Of course, we all want to make the healthy choice for our bodies and choose sustainable products, but it can be hard to do when you're rushing out the door in the morning. What is a menstrual cup? It's also a more convenient alternative to pads and tampons.
Why is it more convenient? The best menstrual cup will offer up to 12 hours of leak-free period protection. It's also great for sports like swimming and running because of its comfortable design. For most of us, 12 hours more than covers a whole workday, a great night's sleep or a night on the town. And because some designs are so comfortable, you can literally go 12 hours while forgetting that you even have your period. Pretty crazy, I know.
Actually, some of the earliest menstrual cup adopters were swimmers. This is because they can offer amazing, long-lasting protection from leaks compared to tampons, which can be uncomfortable or show embarrassing strings, especially if you're wearing a swimsuit.
Let's face it: buying tampons and pads every month adds up. Some estimates gauge that the average American woman spends $18,000 or more on feminine products over the course of her life. A lot of the time, these products are taxed too. Keep in mind that you'll be menstruating for around 30+ years. That's a lot of trips to the drug store if you don't have a menstrual cup
One menstrual cup will easily pay for 2-3 months. After that, you can put that money aside for things that you actually want to spend it on.
Though a potentially life-changing product for the majority of the world's menstruators, they're not for everyone. Certain people can use one after consulting with a gynecologist. Others should not use them.
Okay, okay. You're on board for why menstrual cups are great — but you're still worried about using one. Don't fret: we've all been there and we're here to walk you through it. Pro Tip: Try a menstrual cup at the same time as a friend or talk to someone who uses one. It's great to have a community to ask questions and ease anxiety.
The best way to have a good menstrual cup experience is to choose the right size for you. There are three big questions you need to answer:
A few other factors may play a role in choosing the right size for you, such as how often you work out, your age, your preference, but these three questions are the most important.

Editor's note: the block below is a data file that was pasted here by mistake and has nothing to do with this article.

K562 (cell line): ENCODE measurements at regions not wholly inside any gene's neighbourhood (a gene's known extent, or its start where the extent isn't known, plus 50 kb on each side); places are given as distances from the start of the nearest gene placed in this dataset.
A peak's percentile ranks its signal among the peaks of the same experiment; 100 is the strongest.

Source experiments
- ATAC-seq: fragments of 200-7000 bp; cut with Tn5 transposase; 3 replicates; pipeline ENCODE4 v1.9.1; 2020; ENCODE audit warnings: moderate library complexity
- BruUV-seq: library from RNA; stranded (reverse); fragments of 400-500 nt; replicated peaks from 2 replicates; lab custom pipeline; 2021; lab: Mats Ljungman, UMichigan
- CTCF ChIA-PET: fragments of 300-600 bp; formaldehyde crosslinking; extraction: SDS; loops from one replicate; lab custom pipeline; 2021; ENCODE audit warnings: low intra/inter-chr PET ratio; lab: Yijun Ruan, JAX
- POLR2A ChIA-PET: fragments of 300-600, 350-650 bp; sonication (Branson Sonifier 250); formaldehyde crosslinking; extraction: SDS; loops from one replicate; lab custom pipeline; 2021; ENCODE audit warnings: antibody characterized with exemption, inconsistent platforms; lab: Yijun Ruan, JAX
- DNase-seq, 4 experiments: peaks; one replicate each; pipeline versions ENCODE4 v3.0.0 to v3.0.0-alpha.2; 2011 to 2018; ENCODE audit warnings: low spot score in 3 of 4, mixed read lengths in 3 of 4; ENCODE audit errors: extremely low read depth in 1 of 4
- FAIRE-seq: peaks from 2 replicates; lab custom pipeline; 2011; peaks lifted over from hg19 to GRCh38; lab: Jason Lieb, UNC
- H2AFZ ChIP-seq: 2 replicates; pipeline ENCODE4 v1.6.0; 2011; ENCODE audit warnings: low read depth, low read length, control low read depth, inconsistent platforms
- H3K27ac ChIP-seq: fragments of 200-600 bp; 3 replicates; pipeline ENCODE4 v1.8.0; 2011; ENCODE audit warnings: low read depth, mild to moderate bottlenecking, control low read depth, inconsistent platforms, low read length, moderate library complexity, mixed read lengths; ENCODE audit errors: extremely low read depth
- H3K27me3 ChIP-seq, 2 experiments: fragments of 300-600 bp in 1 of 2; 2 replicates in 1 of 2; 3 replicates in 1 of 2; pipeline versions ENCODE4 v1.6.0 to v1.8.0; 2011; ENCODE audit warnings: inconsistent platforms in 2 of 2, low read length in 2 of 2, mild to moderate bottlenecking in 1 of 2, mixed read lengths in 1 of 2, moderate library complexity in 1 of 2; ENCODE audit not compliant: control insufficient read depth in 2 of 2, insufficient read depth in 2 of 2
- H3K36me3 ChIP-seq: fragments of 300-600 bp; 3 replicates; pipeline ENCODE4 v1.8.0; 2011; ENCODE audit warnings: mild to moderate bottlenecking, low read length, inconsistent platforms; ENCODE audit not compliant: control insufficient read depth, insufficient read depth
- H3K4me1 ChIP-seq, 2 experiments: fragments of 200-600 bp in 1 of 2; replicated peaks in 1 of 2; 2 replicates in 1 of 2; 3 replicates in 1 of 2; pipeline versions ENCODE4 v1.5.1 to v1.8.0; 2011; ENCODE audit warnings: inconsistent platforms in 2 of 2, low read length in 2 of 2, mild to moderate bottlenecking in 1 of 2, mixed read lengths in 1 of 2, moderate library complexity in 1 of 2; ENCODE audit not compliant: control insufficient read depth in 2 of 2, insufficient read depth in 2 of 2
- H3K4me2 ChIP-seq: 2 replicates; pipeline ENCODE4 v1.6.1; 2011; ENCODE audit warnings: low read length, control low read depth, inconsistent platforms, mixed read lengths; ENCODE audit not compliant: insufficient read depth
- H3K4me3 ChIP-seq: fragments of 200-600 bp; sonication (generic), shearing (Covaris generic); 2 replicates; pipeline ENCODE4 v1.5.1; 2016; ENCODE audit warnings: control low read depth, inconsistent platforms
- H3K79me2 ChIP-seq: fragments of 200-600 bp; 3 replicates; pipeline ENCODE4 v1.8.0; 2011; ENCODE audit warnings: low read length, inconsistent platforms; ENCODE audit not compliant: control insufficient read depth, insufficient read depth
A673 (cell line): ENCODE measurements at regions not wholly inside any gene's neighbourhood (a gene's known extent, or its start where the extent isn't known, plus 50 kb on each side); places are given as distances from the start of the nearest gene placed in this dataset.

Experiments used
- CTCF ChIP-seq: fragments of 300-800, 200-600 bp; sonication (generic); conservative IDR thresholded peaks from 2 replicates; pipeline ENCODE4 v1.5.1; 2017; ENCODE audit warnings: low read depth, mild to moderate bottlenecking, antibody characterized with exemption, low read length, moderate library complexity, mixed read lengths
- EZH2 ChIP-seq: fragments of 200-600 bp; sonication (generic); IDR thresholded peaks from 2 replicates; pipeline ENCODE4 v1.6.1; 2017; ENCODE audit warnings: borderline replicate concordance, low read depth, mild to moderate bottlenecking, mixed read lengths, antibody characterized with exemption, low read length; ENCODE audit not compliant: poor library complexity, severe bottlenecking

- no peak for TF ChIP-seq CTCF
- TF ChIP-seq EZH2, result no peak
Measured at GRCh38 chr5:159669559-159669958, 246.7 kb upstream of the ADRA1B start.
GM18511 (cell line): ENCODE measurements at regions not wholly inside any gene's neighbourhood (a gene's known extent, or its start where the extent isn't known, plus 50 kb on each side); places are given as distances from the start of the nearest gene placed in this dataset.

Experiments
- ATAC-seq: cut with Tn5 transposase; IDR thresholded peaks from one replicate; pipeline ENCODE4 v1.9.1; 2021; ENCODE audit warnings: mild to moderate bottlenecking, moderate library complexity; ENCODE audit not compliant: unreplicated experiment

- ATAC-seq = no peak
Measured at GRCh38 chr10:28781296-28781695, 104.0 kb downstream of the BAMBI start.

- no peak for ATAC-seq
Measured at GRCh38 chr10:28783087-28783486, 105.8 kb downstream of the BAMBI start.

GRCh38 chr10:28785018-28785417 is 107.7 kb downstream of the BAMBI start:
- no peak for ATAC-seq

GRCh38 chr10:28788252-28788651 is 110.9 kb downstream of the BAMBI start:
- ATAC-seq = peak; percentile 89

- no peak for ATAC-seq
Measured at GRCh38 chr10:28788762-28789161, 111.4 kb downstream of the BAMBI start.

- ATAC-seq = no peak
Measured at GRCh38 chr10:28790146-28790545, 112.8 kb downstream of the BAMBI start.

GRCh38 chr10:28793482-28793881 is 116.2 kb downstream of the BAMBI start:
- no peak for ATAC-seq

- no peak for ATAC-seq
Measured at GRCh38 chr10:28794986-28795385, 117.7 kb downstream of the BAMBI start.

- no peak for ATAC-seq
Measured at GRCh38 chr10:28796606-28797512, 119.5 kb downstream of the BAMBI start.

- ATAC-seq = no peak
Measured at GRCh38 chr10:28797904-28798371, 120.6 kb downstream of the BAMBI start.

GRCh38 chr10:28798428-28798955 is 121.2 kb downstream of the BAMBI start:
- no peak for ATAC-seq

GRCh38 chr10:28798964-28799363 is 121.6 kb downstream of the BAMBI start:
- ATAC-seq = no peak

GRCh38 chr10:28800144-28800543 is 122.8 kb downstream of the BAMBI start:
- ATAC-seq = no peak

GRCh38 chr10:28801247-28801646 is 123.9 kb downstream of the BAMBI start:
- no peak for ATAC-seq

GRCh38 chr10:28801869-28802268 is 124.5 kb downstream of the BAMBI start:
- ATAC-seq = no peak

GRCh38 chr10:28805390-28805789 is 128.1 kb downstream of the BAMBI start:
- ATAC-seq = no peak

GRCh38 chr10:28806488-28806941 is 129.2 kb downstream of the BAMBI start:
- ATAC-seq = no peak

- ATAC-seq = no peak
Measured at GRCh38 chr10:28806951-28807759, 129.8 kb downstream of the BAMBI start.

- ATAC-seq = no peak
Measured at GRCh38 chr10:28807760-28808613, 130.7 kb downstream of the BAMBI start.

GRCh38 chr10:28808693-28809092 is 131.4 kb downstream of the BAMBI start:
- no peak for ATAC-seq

The first question is easy to answer. Most brands suggest that you choose a larger size if you've had children, whether they were delivered vaginally or you had a c-section.
Knowing your cervix height can be slightly more challenging. The best way to know is to consider what size tampon is comfortable for you. Do you like a small one or do you wear a super tampon comfortably? Women who wear a smaller tampon usually do well with a mini menstrual cup, or one with a lower height. If you wear a bigger tampon, chances are you may be comfortable with a medium or large design.
To take a more methodical approach to find the right size for you, you'll have to measure your cervix. We'll go over this in-depth in the next section.
The third most important factor is your menstrual flow. Though this does not determine what size is comfortable for you, some people prefer a smaller size if they have a light flow or a larger one if they have a heavier flow. This is because having more room allows you to wear your cup for a longer period of time, though it will make little to no difference for people with a light or medium flow.
There is a more scientific approach to know exactly how high your cervix is. First things first: What is the cervix?
Glad you asked: The cervix is the lower part of the uterus and part of the female reproductive system. More specifically, it links the vaginal and uterine cavity and changes shape during childbirth. Menstrual fluid passes through the cervix to be discharged, and the sperm passed through it for pregnancy to occur.
Why does cervix position matter for menstrual cups? In simple terms, people have cervixes of different heights. That means that someone with a low cervix may want a smaller cup. Someone with a high one may prefer a larger size because a small one is harder to remove. Keep in mind that many people are somewhere in the middle between two extremes.
To measure your cervix, start by washing your hands with a gentle soap. Insert your pointer finger into the vaginal canal gently. If you can feel your cervix by the first knuckle, you have what they call a low cervix. If you can feel it by the second, you have a medium cervix. And if you can only reach it by the last knuckle or cannot reach it at all, you have a high cervix.
Now that you've purchased the right size for your body, it's time to get down to brass tacks: How do you use a menstrual cup? Here are the basic steps to using one, though we will go over it in more detail later on.